ROLLS-ROYCE COMMISSIONS FIRST BDEW-APPROVED mtu ONSITE ENERGY GENSET AT INDUSTRIAL BAKERY
Posted on October 28, 2015
Rolls-Royce is so far the only manufacturer of diesel gensets in Germany to have been awarded accreditation by the BDEW (German Association of Energy & Water Industries).
- Series 2000 and 4000 diesel gensets from mtu satisfy German grid code
- First certified genset goes into service at industrial bakery
FRIEDRICHSHAFEN / GERMANY – Rolls-Royce is so far the only manufacturer of diesel gensets in Germany to have been awarded accreditation by the BDEW (German Association of Energy & Water Industries). The certificate applies to mtu Onsite Energy diesel gensets in the 600 to 3,200 kWe power range, which meet all of the association's requirements with respect to the German grid code. The operators of these Onsite Energy power plants are therefore authorized to feed the power they generate into the public power grid. The certified products are based on proven standard gensets from mtu based on Series 2000 and 4000 engines whose electrical and electronic components have been configured and fine-tuned according to the special requirements of the grid code. M.O.E. Moeller Operating Engineering GmbH was engaged to provide verification. The brand mtu Onsite Energy is part of Rolls-Royce Power Systems within the Land & Sea division of Rolls-Royce.
"Armed with this certificate, we see ourselves in a very strong market position with our diesel gensets," said Matthias Vogel, head of the Power Generation business at Rolls-Royce Power Systems. He went on to explain that with large power stations being closed down, there has been significant growth in distributed power generation based on wind, water and solar energy. This transition requires new ways of thinking and new technologies. The now accredited capabilities of the gensets for contributing to frequency and voltage stability, and for helping to restore the power supply in the event of a black-out, generally enhance power grid reliability. "Our emergency gensets not only protect people and material assets – they also have the task of providing extra power, which is of great value, both to the plant in which they operate and the national economy as a whole," explained Vogel. Germany has played a pioneering role in the promotion of grid codes.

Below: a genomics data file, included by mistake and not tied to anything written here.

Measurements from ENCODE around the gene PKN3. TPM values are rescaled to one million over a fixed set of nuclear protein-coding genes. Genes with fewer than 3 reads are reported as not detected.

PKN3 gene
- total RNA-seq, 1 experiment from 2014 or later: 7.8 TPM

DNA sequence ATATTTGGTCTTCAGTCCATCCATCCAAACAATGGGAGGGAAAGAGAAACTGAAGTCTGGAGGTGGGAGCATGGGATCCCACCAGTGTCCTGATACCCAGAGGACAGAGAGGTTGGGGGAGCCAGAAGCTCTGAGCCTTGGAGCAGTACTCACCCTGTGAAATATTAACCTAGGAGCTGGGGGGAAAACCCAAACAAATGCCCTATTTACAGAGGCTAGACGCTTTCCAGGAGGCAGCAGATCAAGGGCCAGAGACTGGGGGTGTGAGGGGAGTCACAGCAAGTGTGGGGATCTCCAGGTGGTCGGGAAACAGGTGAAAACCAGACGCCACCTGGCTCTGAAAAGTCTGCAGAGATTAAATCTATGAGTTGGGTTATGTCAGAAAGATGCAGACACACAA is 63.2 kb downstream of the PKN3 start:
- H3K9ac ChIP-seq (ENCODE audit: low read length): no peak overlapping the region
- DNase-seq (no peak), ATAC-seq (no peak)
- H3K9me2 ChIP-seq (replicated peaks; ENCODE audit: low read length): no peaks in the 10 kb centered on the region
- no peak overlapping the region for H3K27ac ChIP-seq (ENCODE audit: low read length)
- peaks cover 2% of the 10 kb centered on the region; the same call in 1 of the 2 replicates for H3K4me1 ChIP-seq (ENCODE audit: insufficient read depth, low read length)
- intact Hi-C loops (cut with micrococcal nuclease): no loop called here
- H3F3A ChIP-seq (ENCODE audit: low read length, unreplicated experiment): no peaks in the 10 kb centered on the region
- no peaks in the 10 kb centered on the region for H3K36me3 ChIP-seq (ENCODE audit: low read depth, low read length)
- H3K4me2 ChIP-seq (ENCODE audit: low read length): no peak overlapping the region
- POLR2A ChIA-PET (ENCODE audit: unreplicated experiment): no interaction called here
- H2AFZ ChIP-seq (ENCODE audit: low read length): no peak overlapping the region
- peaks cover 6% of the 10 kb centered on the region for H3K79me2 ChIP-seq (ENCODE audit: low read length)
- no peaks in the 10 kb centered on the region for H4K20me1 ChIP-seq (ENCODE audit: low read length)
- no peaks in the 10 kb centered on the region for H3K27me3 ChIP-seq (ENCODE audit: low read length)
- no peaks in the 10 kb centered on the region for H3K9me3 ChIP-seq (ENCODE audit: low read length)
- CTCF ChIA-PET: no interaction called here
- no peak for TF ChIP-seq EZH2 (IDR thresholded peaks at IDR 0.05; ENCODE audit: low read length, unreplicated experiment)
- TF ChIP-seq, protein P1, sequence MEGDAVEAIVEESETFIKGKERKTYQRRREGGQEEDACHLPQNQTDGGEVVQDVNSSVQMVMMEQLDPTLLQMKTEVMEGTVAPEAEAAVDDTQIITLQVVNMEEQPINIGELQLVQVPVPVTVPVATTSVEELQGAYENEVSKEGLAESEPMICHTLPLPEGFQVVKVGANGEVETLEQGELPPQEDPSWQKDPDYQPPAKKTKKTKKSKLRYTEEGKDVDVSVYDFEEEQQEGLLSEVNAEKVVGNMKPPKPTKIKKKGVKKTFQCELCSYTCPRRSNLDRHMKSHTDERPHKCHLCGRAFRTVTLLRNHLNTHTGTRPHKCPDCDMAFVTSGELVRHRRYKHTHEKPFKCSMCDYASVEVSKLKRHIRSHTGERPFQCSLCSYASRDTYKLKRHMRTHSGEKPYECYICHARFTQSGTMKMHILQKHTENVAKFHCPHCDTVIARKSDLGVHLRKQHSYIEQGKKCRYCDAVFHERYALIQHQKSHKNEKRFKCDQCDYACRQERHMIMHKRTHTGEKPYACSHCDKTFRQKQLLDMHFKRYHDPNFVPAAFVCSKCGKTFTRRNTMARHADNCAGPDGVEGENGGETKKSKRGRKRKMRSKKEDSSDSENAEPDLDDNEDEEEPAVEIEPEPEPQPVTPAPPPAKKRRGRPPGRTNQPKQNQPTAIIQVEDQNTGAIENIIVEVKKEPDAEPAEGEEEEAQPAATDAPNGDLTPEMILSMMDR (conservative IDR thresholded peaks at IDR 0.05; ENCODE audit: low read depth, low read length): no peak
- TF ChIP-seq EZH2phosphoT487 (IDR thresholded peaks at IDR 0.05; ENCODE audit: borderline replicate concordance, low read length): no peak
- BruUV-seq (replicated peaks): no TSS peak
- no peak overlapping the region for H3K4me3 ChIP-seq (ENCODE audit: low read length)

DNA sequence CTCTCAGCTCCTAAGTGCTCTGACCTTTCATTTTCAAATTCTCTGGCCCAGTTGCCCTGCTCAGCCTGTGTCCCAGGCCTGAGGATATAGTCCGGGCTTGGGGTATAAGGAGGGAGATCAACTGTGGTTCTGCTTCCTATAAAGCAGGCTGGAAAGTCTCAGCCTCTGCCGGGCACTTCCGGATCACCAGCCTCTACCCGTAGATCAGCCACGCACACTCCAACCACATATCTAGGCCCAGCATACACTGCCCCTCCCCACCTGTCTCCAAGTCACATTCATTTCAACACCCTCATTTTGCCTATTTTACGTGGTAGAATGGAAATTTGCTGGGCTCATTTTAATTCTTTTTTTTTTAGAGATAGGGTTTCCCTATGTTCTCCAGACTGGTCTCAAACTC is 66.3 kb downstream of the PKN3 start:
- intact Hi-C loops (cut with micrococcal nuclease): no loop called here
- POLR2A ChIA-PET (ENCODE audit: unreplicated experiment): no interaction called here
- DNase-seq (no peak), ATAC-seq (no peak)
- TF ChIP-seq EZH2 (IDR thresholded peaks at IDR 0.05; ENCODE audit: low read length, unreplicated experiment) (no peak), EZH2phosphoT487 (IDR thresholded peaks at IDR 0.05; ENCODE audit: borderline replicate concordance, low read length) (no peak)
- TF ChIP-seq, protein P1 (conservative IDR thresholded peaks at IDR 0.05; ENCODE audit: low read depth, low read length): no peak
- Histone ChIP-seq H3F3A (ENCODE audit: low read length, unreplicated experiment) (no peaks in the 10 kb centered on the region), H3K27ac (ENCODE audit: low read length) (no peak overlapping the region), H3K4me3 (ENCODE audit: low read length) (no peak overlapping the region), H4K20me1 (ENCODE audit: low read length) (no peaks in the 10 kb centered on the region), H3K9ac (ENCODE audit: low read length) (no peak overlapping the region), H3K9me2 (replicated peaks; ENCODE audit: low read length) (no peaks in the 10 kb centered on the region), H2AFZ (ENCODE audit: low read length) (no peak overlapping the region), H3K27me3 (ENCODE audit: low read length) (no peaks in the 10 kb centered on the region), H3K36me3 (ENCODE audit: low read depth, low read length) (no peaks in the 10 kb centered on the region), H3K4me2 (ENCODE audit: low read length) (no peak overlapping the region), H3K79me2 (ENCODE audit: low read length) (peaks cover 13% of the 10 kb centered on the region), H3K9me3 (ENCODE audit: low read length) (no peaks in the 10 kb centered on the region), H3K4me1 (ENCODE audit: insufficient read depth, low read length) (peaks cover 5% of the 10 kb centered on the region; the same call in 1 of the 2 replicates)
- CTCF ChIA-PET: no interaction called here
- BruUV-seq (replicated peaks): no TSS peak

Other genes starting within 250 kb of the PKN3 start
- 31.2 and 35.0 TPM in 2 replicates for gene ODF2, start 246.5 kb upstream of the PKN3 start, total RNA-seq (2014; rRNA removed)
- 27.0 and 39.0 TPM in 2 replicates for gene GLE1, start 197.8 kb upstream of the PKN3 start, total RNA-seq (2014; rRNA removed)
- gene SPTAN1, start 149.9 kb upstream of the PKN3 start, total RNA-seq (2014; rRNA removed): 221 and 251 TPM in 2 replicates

"For us to be accredited, wide-ranging adjustments had to be made to our genset configuration, our protection and control systems, and to our measurements and simulations," said Jürgen Winterholler, head of systems development in Power Generation at Rolls-Royce Power Systems. The certified gensets must be able to perform two essential tasks: during normal power grid operation, they must support the grid operator in maintaining quality criteria such as power grid voltage, and a grid frequency of 50 Hz. In the event of a power grid disruption, they must be capable of generating power continuously in order to prevent a black-out. "Our Series 400 and 4000 gas gensets have already been certified, which means that virtually the entire product portfolio of mtu Onsite Energy now stands available, with accreditation, to our customers," said Jürgen Winterholler. These systems, together with the vast expertise accumulated by development engineers at mtu, mean that the company is excellently equipped to deal with an extension of requirements across Europe and worldwide. New possibilities are also opened up for its customers in the re-structured power markets of the future.
One of the first BDEW-certified diesel gensets from mtu Onsite Energy has now been installed and commissioned in an industrial bakery in Germany. It is based on an 18-cylinder Series 2000 diesel engine and delivers 1,000 kW. Since mid-September, it has been used as a back-up in the event of a power outage for safeguarding the production of frozen bakery products. When power demand peaks, it also switches in to grid-parallel operation. This occurs for example, at midday, when production is running at full swing, and an uninterrupted flow of power is needed for lighting, conveyors, refrigerators, the frost plant, and for regulation and control of the baking lines. To deploy the genset for peak power generation and possibly for operating reserve at a later date, it had to comply with the new grid code requirements set by the German Association of the Energy and Water Industries (BDEW).